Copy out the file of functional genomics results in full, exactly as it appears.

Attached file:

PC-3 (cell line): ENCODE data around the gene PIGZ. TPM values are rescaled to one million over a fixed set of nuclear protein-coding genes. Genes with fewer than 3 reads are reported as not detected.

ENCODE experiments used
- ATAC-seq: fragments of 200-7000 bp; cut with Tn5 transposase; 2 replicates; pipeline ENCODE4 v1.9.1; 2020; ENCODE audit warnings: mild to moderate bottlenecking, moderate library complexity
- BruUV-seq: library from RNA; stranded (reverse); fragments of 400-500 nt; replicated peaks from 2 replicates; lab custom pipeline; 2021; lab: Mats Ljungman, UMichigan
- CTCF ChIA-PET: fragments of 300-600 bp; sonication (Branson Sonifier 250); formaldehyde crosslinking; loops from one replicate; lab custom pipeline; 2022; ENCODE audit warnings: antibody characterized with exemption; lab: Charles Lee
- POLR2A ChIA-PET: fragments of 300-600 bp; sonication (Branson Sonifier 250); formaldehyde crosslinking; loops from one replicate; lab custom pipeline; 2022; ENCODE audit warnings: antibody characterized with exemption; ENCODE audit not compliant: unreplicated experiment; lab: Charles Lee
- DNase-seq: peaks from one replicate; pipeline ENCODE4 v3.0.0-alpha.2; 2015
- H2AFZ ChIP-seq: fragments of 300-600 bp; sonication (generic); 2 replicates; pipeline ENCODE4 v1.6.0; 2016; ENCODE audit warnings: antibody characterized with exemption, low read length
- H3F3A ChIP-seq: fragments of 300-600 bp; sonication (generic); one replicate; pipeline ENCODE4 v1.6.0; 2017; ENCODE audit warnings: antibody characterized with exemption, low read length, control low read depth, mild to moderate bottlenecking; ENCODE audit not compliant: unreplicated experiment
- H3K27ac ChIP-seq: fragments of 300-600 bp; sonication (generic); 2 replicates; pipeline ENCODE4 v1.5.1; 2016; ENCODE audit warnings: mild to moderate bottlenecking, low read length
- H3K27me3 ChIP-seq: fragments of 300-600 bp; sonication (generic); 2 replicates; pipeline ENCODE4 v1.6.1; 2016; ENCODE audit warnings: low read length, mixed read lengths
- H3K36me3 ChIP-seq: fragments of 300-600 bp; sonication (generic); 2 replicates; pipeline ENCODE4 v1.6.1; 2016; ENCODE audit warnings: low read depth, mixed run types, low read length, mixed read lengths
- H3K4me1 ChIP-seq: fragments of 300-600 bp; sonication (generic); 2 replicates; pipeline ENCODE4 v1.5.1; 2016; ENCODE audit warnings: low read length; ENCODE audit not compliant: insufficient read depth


PC-3 (cell line): ENCODE data around the gene PIGZ. TPM values are rescaled to one million over a fixed set of nuclear protein-coding genes. Genes with fewer than 3 reads are reported as not detected.

ENCODE experiments used
- ATAC-seq: fragments of 200-7000 bp; cut with Tn5 transposase; 2 replicates; pipeline ENCODE4 v1.9.1; 2020; ENCODE audit warnings: mild to moderate bottlenecking, moderate library complexity
- BruUV-seq: library from RNA; stranded (reverse); fragments of 400-500 nt; replicated peaks from 2 replicates; lab custom pipeline; 2021; lab: Mats Ljungman, UMichigan
- CTCF ChIA-PET: fragments of 300-600 bp; sonication (Branson Sonifier 250); formaldehyde crosslinking; loops from one replicate; lab custom pipeline; 2022; ENCODE audit warnings: antibody characterized with exemption; lab: Charles Lee
- POLR2A ChIA-PET: fragments of 300-600 bp; sonication (Branson Sonifier 250); formaldehyde crosslinking; loops from one replicate; lab custom pipeline; 2022; ENCODE audit warnings: antibody characterized with exemption; ENCODE audit not compliant: unreplicated experiment; lab: Charles Lee
- DNase-seq: peaks from one replicate; pipeline ENCODE4 v3.0.0-alpha.2; 2015
- H2AFZ ChIP-seq: fragments of 300-600 bp; sonication (generic); 2 replicates; pipeline ENCODE4 v1.6.0; 2016; ENCODE audit warnings: antibody characterized with exemption, low read length
- H3F3A ChIP-seq: fragments of 300-600 bp; sonication (generic); one replicate; pipeline ENCODE4 v1.6.0; 2017; ENCODE audit warnings: antibody characterized with exemption, low read length, control low read depth, mild to moderate bottlenecking; ENCODE audit not compliant: unreplicated experiment
- H3K27ac ChIP-seq: fragments of 300-600 bp; sonication (generic); 2 replicates; pipeline ENCODE4 v1.5.1; 2016; ENCODE audit warnings: mild to moderate bottlenecking, low read length
- H3K27me3 ChIP-seq: fragments of 300-600 bp; sonication (generic); 2 replicates; pipeline ENCODE4 v1.6.1; 2016; ENCODE audit warnings: low read length, mixed read lengths
- H3K36me3 ChIP-seq: fragments of 300-600 bp; sonication (generic); 2 replicates; pipeline ENCODE4 v1.6.1; 2016; ENCODE audit warnings: low read depth, mixed run types, low read length, mixed read lengths
- H3K4me1 ChIP-seq: fragments of 300-600 bp; sonication (generic); 2 replicates; pipeline ENCODE4 v1.5.1; 2016; ENCODE audit warnings: low read length; ENCODE audit not compliant: insufficient read depth